What is an IP Surveillance System?
VIDEO SURVEILLANCE PROVIDES PROTECTION AND PEACE OF MIND.
A reliable video surveillance system is important for any business. Protecting your assets helps protect your profits. Video surveillance goes by many names, including but not limited to, CCTV, security cameras, network video, video management systems and IP surveillance system.
Video surveillance goes beyond fixed security cameras. New technology allows your system to perform as miniature computers. Some of the new features include motion sensors, mobile notifications and automatically contacting law enforcement. Managing and storing recordings have become more efficient, allowing business owners easy access to past videos.
Small business owners can now procure powerful video management systems at an affordable price. On average, business systems costs start at $1500. Prices vary depending on the type of system, number of cameras based on building size and other custom features.
Once you’ve made the decision to buy and implement a new video surveillance system for your business, most vendors can accommodate tailoring your system to fit your business needs. For example, if you need to cover multiple buildings or just a couple of cameras, there’s solution fit for you
THE BENEFITS OF NETWORK VIDEO
- The two typical camera types that can be wired into a network video system are internet protocol (IP) and traditional analog cameras. IP cameras tend to be more expensive than analog cameras, but they have many features that analog does not.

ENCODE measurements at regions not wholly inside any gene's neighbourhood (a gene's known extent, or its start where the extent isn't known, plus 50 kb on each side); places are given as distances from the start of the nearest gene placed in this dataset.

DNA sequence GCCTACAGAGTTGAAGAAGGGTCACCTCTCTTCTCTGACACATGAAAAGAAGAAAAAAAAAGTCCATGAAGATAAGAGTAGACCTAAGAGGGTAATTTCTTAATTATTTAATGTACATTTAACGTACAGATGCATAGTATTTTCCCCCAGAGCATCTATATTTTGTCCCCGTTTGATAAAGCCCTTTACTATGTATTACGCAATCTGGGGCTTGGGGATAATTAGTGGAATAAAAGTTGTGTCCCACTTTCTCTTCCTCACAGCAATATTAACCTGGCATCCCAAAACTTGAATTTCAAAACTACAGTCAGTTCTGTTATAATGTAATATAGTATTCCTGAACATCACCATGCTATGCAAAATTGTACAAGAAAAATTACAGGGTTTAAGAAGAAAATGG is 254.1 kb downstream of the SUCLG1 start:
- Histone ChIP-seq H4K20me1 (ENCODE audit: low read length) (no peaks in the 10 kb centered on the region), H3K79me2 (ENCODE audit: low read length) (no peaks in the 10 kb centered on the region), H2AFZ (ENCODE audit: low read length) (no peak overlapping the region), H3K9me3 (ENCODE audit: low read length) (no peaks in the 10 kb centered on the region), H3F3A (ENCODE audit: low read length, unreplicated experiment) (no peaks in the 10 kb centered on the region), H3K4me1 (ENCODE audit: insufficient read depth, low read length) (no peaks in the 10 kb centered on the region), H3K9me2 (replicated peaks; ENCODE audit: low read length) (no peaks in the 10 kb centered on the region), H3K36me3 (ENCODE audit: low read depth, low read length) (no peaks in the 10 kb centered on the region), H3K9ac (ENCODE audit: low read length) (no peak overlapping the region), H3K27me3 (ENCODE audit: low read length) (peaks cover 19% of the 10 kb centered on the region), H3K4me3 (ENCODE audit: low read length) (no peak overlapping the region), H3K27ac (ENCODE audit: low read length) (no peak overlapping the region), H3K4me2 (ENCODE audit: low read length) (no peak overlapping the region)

Here is a comparison of features of the two camera types.
- IP cameras traditionally shoot footage of 1MP- 5MP (megapixels). This offers clearer image quality when compared to the grainy footage from an analog camera, which offer one-half of a megapixel. IP cameras also offer a larger field of vision than that of an analog camera.
Network Video Recorders:
- IP cameras are compatible with network video recorders (NVRs). Analog cameras use the older digital video recorders (DVRs). NVRs provide higher quality and allow for ease in system scale up than DVRs.
- The higher the frame rate, the smoother the video. The lower the frame rate, the choppier the footage. “Real time” is usually 30 frames per second (fps).
- Built-in Infrared (IR) gives you clear images in low light or darkness.